This plugin allows you to publish the contents of an OPML file in any WordPress post or page. Just put the URL of the file (it must be public on the internet) in between the quotes using this shortcode: [opml url=""]
Indie Map is a complete crawl of 2300 of the most active IndieWeb sites, sliced and diced and rolled up in a few useful ways: Social graph API and interactive map. SQL queryable dataset and GUI analytics. Raw crawl data in WARC format: 2300 sites, 5.7M pages, 380GB HTML + mf2. Indie Map is free, open source, and placed into the public domain via the CC0 public domain dedication. Crawled content remains the property of each site's owner and author, and subject to their existing copyrights.
So you’re looking to start an Indieweb blogroll? This is a reasonably large place to start…
cc: Richard MacManusSyndicated copies to:
The life and times of one of the foremost intellects of the twentieth century: Claude Shannon—the neglected architect of the Information Age, whose insights stand behind every computer built, email sent, video streamed, and webpage loaded. Claude Shannon was a groundbreaking polymath, a brilliant tinkerer, and a digital pioneer. He constructed a fleet of customized unicycles and a flamethrowing trumpet, outfoxed Vegas casinos, and built juggling robots. He also wrote the seminal text of the digital revolution, which has been called “the Magna Carta of the Information Age.” His discoveries would lead contemporaries to compare him to Albert Einstein and Isaac Newton. His work anticipated by decades the world we’d be living in today—and gave mathematicians and engineers the tools to bring that world to pass. In this elegantly written, exhaustively researched biography, Jimmy Soni and Rob Goodman reveal Claude Shannon’s full story for the first time. It’s the story of a small-town Michigan boy whose career stretched from the era of room-sized computers powered by gears and string to the age of Apple. It’s the story of the origins of our digital world in the tunnels of MIT and the “idea factory” of Bell Labs, in the “scientists’ war” with Nazi Germany, and in the work of Shannon’s collaborators and rivals, thinkers like Alan Turing, John von Neumann, Vannevar Bush, and Norbert Wiener. And it’s the story of Shannon’s life as an often reclusive, always playful genius. With access to Shannon’s family and friends, A Mind at Play brings this singular innovator and creative genius to life.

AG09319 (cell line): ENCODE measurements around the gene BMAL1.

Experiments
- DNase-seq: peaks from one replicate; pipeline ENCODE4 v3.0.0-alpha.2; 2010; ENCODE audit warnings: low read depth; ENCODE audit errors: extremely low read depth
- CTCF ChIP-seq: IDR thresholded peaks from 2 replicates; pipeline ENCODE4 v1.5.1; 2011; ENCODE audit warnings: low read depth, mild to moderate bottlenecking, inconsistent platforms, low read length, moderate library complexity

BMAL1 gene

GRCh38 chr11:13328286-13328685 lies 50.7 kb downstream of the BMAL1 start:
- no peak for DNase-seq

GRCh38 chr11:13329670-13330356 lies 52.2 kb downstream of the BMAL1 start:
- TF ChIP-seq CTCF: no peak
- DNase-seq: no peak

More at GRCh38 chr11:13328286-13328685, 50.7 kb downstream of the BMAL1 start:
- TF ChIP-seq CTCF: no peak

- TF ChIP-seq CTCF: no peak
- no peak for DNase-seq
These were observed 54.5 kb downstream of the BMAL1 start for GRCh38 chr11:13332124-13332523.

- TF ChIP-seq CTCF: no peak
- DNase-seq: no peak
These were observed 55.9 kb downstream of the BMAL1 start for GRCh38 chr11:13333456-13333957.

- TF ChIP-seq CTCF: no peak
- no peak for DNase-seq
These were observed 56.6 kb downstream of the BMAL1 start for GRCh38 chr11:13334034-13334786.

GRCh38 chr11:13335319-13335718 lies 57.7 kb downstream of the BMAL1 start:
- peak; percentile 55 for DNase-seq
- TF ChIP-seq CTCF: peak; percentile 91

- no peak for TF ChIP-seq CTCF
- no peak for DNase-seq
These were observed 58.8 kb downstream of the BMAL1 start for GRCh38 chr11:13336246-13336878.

I can’t wait to read this new biography about Claude Shannon! The bio/summer read I’ve been waiting for.
With any luck an advanced reader copy is speeding it way to me! (Sorry you can’t surprise me with a belated copy for my birthday.) A review is forthcoming.
You have to love the cover art by Lauren Peters-Collaer.Syndicated copies to:
Indie EdTech and Other Curiosities, June 5-6, 2017 at University of Oklahoma
Keynote: Neither Locked out nor locked in by Martha Burtis
DoOO Curriculum on Github
JBJ blogpost: Looking back at #Domains17Syndicated copies to:
By supporting Micropub, indie-config, and/or action URLs, current feed readers can make it far easier for people on the open web to not only read content the way they currently do on siloed social media services like Facebook, Twitter, Instagram, et al. Increased ease-of-use to allow these functionalities with beautiful user interface will help to move users out of walled-gardens where they’re trapped into the larger universe of the free and open internet. Individuals with their own websites can support the acceptance of these posts to save their interactions with what they’ve read, be they comments, likes, bookmarks, or other interactions. They can also close the loop by supporting Webmentions so that their comments can be sent to (and potentially displayed) on others’ websites. All of these pieces combined make for a more open and democratic web.
The article about feed readers that I wrote for the new AltPlatform tech blog is out now. I hope everyone will take a look.
When this publication from Richard MacManus (the founder of ReadWriteWeb.com, one of my old favorite standbys) popped up a few weeks ago with the tagline “A non-profit tech blog about the open web”, I immediately bookmarked it and knew it would be at the top of my subscription list. When I read his founding manifesto for the blog, I was hooked and bumped it to the top of my list and tipped off others:
— ChrisAldrich (@ChrisAldrich) May 31, 2017
There’s also some great articles up by Emre Sokullu, Brian Hendrickson, and Richard MacManus on a variety of other great topics. I hope you’ll take a look at what they’re doing and subscribe.
I’m pleased that they’ve taken something I was planning on posting here on my site and are giving it some wider exposure.
If you’re a journalist, blogger, or writer in the space, do feel free to connect with them to pitch ideas.Syndicated copies to:
Teachers, educators, researchers, technologists using open technologies in education #openEd, #edTech, #DoOO, #indieweb
I’ve compiled a twitter list of people related to #openEd, #edTech, #DoOO, #indieweb, and related topics who tweeted about #domains17 in the past week. The list has multiple views including members and by tweets.
Feel free to either subscribe to the list (useful when adding streams to things like Tweetdeck), or for quickly scanning down the list and following people on a particular topic en-masse. Hopefully it will help people to remain connected following the conference. I’ve written about some other ideas about staying in touch here.